JAMES III.—THE STORY OF THE BOYDS
The lords and barons were full of grief at the death of
their King. The soldiers lost heart, and they would have
given up the siege. But the Queen, hearing of this, left
off her weeping and her sorrow. Drying her eyes, she
took her little son James by the hand, and with him went
to the lords, as they sat in council.
Sad, pale, and beautiful, she stood before them, with
the little Prince beside her. ‘ You must not give up the
siege,’ she said, ‘ for very shame you must not. Let not
the death of one man take away all your courage from
you. Forward, therefore, my lords. Shed the blood of
your enemies for your King, rather than your own tears.
Let it not be said that you needed to be encouraged by
a woman, and that a widowed one. Rather, my lords,
should you comfort her.’
Cheered by these brave words, the nobles resolved to
go on with the siege, and so fiercely did they assault the
castle that the English, seeing no hope of help, yielded
it Then the Scots destroyed the castle, so that it should
not again be a stronghold for the enemy.
The new King, who was called James iii., was only
eight years old, so the kingdom was ruled by Bishop
Kennedy. In England, great churchmen were often also
great statesmen, but in Scotland Bishop Kennedy was the
first great churchman to be a statesman. He ruled well
252 SCOTLAND’S STORY
and wisely, but after six years he died. He was greatly
mourned, for, as an old history writer says, ‘ He knew the
nature of the Scottish men so that he was the most able
of any lord in Scotland to give any wise counsel, or an
answer when the time occurred.’ Another says that his
death was lamented by all men, as if in him they had lost
a public father.
After the good bishop died, the great nobles, greedy
of power, began each to flatter James and to try to get
possession of him. Two of the boldest, Lord Boyd and
his brother Alexander, succeeded in carrying him off from
those who had charge of him.
One day, as the young King, who was now fourteen,
sat in his court at Linlithgow, Lord Boyd and his friends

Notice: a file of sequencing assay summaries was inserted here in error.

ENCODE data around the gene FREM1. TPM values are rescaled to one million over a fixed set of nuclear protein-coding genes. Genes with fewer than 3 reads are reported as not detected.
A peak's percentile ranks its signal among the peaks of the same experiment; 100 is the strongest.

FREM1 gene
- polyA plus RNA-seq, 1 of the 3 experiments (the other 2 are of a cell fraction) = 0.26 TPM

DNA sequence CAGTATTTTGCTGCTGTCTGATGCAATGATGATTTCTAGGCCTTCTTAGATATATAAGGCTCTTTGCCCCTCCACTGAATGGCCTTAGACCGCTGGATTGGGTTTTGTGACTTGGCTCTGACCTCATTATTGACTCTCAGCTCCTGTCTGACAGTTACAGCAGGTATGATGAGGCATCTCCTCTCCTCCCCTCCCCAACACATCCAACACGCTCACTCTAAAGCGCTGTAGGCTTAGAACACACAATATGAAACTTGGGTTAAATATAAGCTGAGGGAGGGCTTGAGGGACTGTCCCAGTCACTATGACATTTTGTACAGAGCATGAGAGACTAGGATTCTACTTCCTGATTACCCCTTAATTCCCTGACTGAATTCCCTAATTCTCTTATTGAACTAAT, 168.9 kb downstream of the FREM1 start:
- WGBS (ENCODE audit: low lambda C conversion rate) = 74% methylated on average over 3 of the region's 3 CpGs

rushed in. They seized the King, placed him upon a
horse, and set out for Edinburgh. Gilbert Kennedy, the
brother of the good Bishop, tried to stop them. He took
the King‘s horse by the bridle and turned it again towards
Linlithgow. But Alexander Boyd struck the old man
with his hunting staff so that he dropped the bridle.
Then the King and his captors rode on to Edinburgh, and
Kennedy turned sadly back to Linlithgow.
Lord Boyd had succeeded in gaining possession of the
King, but he was afraid that he might be punished for it.
So when Parliament was sitting in Edinburgh he suddenly
entered. Throwing himself at the King‘s feet he clasped
his knees. ‘ I pray you, my lord King,’ he cried, ‘ declare
before the lords and commons here assembled that you
are not angry with me for having of late removed your
Majesty from Linlithgow to Edinburgh. Declare to
them that I have used no force nor in any way hurt your
James, having been told before what to say, replied,
‘ My lords, far from being carried forth from Linlithgow
THE STORY OF THE BOYDS 258
by force, I do assure you that I accompanied my Lord
Boyd and his knights of mine own free will and pleasure.’
Whereupon Parliament agreed that Lord Boyd had
done right, and that in future he should take care of the
After this the Boyds grew quickly greater and greater.
Land, money, and power were given to them, till soon they
were the most important people in the whole country.
But just as quickly as the Boyds had risen into power
they fell again. It was proposed that James should marry
Margaret, the daughter of the King of Denmark, and one
of Lord Boyd‘s sons went to that country to arrange
about the marriage. While he was away the nobles
talked to James. They told him many evil stories of
the Boyds, and showed him that he was being treated
more as a prisoner than as a King. They succeeded in
making him very angry with the Boyds, and he turned
entirely from his old friends, and gave orders that they
should be seized and put in prison. Lord Boyd and his
sons, however, were warned in time, and they fled away,
and died in a foreign land. But Alexander was taken
prisoner, and his head was cut off.
After this the King himself ruled. He married the
Princess Margaret of Denmark, and as her wedding pre
sent her father gave the islands of Orkney and Shetland
to the King of Scotland. These islands had been in the
possession of the Norse King ever since the days when the
fierce Vikings used to come to fight and plunder along
the shores of Scotland. Now they were returned to
the Scottish King, and ever since they have belonged to
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